Organizations decide they’re going to change all the time, especially during times like we’re experiencing today when recruiting is tough, engagement is a challenge, and retention is a top priority. It’s not unusual for an organization to say, “We need to change so we can get the best talent and crush the competition.” But organizational change doesn’t happen just because something goes offline, a kickoff meeting happened to start a project, an acknowledgement was made that change needs to happen, an email was sent to all interested parties, or a training session was held for employees. Instead, change happens when the organization creates a process and a set of tools that yield the desired outcomes, mitigate resistance, increase adoption, and drive the organization faster. So how do organizations create that process? Well, I ran across this acronym that might help. It’s a five-step process called ADKAR.
Awareness (of the need for change)
Desire (to participate and support the change)
Knowledge (of how to change)
Ability (to implement change)
Reinforcement (to ensure the change sticks)
Think of ADKAR as a linear process in which you need to accomplish one step before you can move to the next step. If your organization is going through a change initiative and you’re thinking about implementing a model like ADKAR (or any model for that matter), it would be important to get employees ready. Even introducing a change model is change. Here are three ways to get the organization prepared.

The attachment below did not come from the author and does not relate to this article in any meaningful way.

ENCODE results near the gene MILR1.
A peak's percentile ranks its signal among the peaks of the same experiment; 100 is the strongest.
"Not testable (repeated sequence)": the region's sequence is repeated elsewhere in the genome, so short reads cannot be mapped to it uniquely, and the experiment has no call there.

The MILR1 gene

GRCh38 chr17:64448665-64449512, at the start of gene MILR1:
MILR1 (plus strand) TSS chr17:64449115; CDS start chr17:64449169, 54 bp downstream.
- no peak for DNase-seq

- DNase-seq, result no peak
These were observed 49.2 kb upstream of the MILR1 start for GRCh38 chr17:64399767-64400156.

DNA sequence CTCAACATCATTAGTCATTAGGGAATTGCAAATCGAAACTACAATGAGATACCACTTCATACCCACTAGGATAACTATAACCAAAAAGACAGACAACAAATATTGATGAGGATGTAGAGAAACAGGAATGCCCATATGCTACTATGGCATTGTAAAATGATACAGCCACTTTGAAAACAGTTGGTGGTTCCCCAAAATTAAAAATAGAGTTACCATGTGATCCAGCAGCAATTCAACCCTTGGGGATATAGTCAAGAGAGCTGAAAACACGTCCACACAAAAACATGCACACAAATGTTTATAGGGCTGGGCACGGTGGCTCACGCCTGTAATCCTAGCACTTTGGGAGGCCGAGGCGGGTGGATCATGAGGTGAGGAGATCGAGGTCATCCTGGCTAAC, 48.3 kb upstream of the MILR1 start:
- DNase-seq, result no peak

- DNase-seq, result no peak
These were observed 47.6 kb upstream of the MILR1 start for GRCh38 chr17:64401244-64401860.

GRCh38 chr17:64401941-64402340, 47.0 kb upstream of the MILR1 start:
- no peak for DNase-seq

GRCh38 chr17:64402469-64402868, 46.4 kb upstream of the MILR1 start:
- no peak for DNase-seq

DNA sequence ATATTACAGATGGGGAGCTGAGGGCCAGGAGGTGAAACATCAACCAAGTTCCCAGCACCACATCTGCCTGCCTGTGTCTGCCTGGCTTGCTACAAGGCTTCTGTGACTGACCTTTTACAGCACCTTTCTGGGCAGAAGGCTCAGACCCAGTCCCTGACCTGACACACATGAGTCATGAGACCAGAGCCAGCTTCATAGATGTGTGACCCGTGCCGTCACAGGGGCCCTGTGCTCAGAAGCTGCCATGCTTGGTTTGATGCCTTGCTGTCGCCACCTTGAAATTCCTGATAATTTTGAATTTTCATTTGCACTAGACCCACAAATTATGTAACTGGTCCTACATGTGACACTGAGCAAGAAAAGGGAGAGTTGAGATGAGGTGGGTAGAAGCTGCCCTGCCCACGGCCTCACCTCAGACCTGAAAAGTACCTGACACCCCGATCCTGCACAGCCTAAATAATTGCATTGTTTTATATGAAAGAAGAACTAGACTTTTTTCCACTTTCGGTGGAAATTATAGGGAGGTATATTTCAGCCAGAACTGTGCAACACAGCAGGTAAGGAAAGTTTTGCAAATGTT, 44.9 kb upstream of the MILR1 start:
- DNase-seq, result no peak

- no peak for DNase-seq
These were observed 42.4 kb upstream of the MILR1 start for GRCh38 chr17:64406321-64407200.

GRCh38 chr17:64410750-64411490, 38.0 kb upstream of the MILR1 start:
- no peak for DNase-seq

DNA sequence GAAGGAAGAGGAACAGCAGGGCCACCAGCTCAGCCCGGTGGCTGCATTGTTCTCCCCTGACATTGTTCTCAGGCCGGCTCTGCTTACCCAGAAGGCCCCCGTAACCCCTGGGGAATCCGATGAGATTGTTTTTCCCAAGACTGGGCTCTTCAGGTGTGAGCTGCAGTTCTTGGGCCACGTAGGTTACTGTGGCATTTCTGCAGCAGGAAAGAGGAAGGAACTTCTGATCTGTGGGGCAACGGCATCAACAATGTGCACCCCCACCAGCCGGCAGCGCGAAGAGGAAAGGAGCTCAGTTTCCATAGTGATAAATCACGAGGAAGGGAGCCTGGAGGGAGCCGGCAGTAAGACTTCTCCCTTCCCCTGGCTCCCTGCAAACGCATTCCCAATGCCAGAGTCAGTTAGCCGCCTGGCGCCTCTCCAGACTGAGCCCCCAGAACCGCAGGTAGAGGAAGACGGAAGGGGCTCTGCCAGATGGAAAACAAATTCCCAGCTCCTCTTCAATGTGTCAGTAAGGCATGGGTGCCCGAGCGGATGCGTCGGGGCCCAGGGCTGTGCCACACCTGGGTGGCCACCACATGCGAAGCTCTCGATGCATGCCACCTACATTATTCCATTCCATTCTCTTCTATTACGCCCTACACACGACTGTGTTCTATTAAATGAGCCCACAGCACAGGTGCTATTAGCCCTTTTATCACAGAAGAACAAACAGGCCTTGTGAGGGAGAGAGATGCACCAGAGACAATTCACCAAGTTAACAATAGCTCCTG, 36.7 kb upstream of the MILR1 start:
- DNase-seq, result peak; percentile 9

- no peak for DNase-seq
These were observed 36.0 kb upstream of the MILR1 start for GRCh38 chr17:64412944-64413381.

Managers need to set expectations using a variety of communication methods and styles. Not only is it important to communicate, but managers must do so frequently and effectively.
This can be a combination of delivery methods, such as classroom, refresher, just-in-time, and microlearning. Training needs to be more than simply telling employees, “this is the way it’s going to be.” It needs to be effective and hands-on.
Everyone needs to set the example for the new expected behaviors. Both managers and employees should recognize positive behavior. Likewise, both managers and employees should expect to be held accountable.
While we can rely on the steps in change process to be consistent, change takes place with the individual. Thus, the length of time each step could take will vary. Additionally, change is always happening. At any given moment, we are all processing several changes: big, small, and all in a different stage of the process.
At times, dealing with change can sound so simple. But it’s really not. Organizations should find a change management model that works for them, and then train employees how to use it. Because change isn’t going away anytime soon.
Sharlyn Lauby is the author of “HR Bartender” (www.hrbartender.com), a friendly place to discuss workplace issues. When not tending bar, she is president of ITM Group, Inc., which specializes in training solutions to help clients retain and engage talent. She can be contacted on Twitter at @HRBartender.
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